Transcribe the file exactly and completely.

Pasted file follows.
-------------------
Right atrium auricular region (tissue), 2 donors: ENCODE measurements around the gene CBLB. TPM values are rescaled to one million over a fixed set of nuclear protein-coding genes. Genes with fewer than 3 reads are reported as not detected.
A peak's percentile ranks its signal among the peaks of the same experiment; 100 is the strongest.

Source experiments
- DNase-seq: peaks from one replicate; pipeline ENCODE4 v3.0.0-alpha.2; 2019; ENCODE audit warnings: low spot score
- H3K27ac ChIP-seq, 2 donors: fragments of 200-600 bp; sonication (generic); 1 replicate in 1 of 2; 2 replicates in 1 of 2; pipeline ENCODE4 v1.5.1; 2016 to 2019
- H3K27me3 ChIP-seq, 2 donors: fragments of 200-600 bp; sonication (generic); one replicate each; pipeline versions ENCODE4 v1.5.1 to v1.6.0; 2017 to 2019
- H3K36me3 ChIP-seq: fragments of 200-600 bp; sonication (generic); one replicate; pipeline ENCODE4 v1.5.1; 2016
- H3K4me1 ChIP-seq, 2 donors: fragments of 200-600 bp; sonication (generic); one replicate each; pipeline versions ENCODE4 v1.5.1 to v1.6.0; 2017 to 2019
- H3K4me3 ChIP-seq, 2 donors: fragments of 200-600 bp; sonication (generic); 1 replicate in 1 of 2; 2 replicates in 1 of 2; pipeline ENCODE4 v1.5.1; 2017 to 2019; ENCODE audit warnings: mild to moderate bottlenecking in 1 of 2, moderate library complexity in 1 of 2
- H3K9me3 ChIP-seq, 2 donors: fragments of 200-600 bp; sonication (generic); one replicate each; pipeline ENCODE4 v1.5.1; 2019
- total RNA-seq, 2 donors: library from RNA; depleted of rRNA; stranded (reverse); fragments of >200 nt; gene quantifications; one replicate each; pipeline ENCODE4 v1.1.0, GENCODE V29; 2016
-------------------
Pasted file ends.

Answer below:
Right atrium auricular region (tissue), 2 donors: ENCODE measurements around the gene CBLB. TPM values are rescaled to one million over a fixed set of nuclear protein-coding genes. Genes with fewer than 3 reads are reported as not detected.
A peak's percentile ranks its signal among the peaks of the same experiment; 100 is the strongest.

Source experiments
- DNase-seq: peaks from one replicate; pipeline ENCODE4 v3.0.0-alpha.2; 2019; ENCODE audit warnings: low spot score
- H3K27ac ChIP-seq, 2 donors: fragments of 200-600 bp; sonication (generic); 1 replicate in 1 of 2; 2 replicates in 1 of 2; pipeline ENCODE4 v1.5.1; 2016 to 2019
- H3K27me3 ChIP-seq, 2 donors: fragments of 200-600 bp; sonication (generic); one replicate each; pipeline versions ENCODE4 v1.5.1 to v1.6.0; 2017 to 2019
- H3K36me3 ChIP-seq: fragments of 200-600 bp; sonication (generic); one replicate; pipeline ENCODE4 v1.5.1; 2016
- H3K4me1 ChIP-seq, 2 donors: fragments of 200-600 bp; sonication (generic); one replicate each; pipeline versions ENCODE4 v1.5.1 to v1.6.0; 2017 to 2019
- H3K4me3 ChIP-seq, 2 donors: fragments of 200-600 bp; sonication (generic); 1 replicate in 1 of 2; 2 replicates in 1 of 2; pipeline ENCODE4 v1.5.1; 2017 to 2019; ENCODE audit warnings: mild to moderate bottlenecking in 1 of 2, moderate library complexity in 1 of 2
- H3K9me3 ChIP-seq, 2 donors: fragments of 200-600 bp; sonication (generic); one replicate each; pipeline ENCODE4 v1.5.1; 2019
- total RNA-seq, 2 donors: library from RNA; depleted of rRNA; stranded (reverse); fragments of >200 nt; gene quantifications; one replicate each; pipeline ENCODE4 v1.1.0, GENCODE V29; 2016